A total of 11 people have received the prize, with three individuals going on to win a Nobel PrizeTrnava University/UNSPLASH

Two scientists at the University of Cambridge, Shankar Balasubramanian and David Klenerman, have won the 2020 Millenium Technology Prize for their “revolutionary” DNA sequencing technology. 

The prize is awarded by Technology Academy Finland (TAF) every two years and is worth €1 million. 

TAF awarded Balasubramanian and Klenerman the prize in recognition of their Solexa-Illumina Next Generation DNA Sequencing (NGS) technology, which has enabled “fast, accurate, low-cost and large-scale genome sequencing.” 

The aim of genome sequencing is to determine the entirety of the DNA sequence of an organism’s make-up. 

NGS has led to a million-fold improvement in the speed and cost of genome sequencing: in 2000, the sequencing of a human genome cost over $1,000,000,000 and took over ten years whereas it now costs $1000 and takes one day. 

The NGS technology has broad and “transformative” applications, ranging from preventing future pandemics and fighting diseases to enhancing food production and biodiversity. 

Professor Sir Shankar Balasubramanian, who is a Fellow of Trinity College, said: “I am absolutely delighted at being awarded the Millennium Technology Prize jointly with David Klenerman, but it’s not just for us, I’m happy on behalf of everyone who has contributed to this work.”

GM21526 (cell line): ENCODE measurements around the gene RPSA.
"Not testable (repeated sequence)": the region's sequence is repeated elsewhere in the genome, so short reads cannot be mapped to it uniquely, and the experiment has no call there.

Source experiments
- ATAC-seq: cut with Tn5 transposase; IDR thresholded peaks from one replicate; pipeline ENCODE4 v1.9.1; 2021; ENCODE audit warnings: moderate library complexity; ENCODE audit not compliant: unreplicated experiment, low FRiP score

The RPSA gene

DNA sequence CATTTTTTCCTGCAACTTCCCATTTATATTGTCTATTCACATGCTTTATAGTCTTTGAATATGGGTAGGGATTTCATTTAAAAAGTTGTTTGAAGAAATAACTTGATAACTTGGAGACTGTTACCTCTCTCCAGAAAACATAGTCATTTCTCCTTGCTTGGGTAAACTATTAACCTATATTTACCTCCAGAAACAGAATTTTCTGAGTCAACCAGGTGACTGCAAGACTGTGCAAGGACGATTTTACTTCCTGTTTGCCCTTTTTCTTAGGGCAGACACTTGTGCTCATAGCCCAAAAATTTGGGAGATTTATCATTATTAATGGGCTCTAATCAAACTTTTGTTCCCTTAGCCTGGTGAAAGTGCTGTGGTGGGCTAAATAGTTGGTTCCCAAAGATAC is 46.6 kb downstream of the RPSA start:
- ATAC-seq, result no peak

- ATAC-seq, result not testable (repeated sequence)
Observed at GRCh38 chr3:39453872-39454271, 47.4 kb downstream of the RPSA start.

Professor Sir David Klenerman, Fellow of Christ’s College, also provided comments: “It’s the first time that we’ve been internationally recognised for developing this technology.” 

Klenerman added that “the idea came from Cambridge and was developed in Cambridge”, with Balasubramanian stating that the initial idea actually stemmed from an “informal discussion” in a Cambridge pub called the Panton Arms. 

Academy Professor Päivi Törmä, Chair of the Millennium Technology Prize Selection Committee, described the future potential of NGS as “enormous” and noted that “the exploitation of the technology is still in its infancy.”


Mountain View

Five Cambridge scientists elected as Fellows to the Academy of Medical Sciences

The prize was first awarded in 2004 and a total of 11 people have received it to date, with three individuals going on to win a Nobel Prize. 

TAF describes winners of the prize as pioneers who help scientific knowledge “bloom” with revolutionary innovations and new technologies.”